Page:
My sister and I walked the Dad's beaches,  collecting with a fervor of nine year olds searching for candy. We got up an hour early more than once just so we could beach comb before the day started.

      One cold day in February, a bit of Florida sunshine came in the form of a parcel from Dad, delivered to my Southern California office . It had nothing inside but a big pink scallop shell and a note: "Found it! Love, Dad."

      Many of these shells from those days and the days before, spend the winter and spring in ziplock bags where we keep the collection - when it's not strewn throughout the house. Some are shiny and colorful. Some are gray and broken. Some look like fossils, but all are our historic beach treasures, none the less.

      So tonight, my daughter and I went out to the garage, to the summer shelf and found the shell bags. Evidence of days at the beach in our past. She placed a few shells and sea stars around the back yard and then we scattered more on the mantle and elsewhere in the living room.

      The shells we love have met the rocks from my walk on Capistrano Beach. Oh, and the other random beach rocks and sea glass we hold on to for the sake of recalling oceany days. We're celebrating summer and the beach in the house.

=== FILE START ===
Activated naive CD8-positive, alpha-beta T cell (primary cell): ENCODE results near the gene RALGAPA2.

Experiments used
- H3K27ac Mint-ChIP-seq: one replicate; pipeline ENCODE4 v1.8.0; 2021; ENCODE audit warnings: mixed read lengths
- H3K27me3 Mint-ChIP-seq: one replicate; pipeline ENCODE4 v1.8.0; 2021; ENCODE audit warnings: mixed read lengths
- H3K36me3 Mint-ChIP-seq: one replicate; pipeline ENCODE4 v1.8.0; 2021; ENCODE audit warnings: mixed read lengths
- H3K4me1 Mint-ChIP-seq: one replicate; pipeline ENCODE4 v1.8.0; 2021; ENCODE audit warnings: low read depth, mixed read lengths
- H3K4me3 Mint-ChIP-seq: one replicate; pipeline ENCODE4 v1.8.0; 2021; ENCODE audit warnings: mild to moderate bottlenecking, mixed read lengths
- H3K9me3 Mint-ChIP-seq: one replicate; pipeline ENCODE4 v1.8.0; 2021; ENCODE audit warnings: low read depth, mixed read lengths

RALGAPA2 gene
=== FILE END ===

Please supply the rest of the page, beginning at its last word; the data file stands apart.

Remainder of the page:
And very, very grateful for our treasures, gifts from the sea.

      July 25, 2010

      Quotable Sunday - Miss Sandra VandenBrink

      "I do." 
      - Sandra Kay VandenBrink as she became Mrs. Andrew Weltner

      We spent the evening celebrating our beautiful friend Sandra's wedding. We're happy beyond happy for her and the evening couldn't have been more lovely.

      July 24, 2010

      A cup of Joe.

      Can we agree? It can be summer, winter, spring, fall, your house, my kitchen, the yard, the garden, on a walk. A Saturday morning and a cup of coffee is a thing of great joy.

      July 22, 2010

      A Peach Spot

      This is where we sit at John and Mary's. In the front yard amidst the iceberg roses and peaches. A perfect spot for morning coffee, an afternoon's magazine perusal or dinner with the many or few.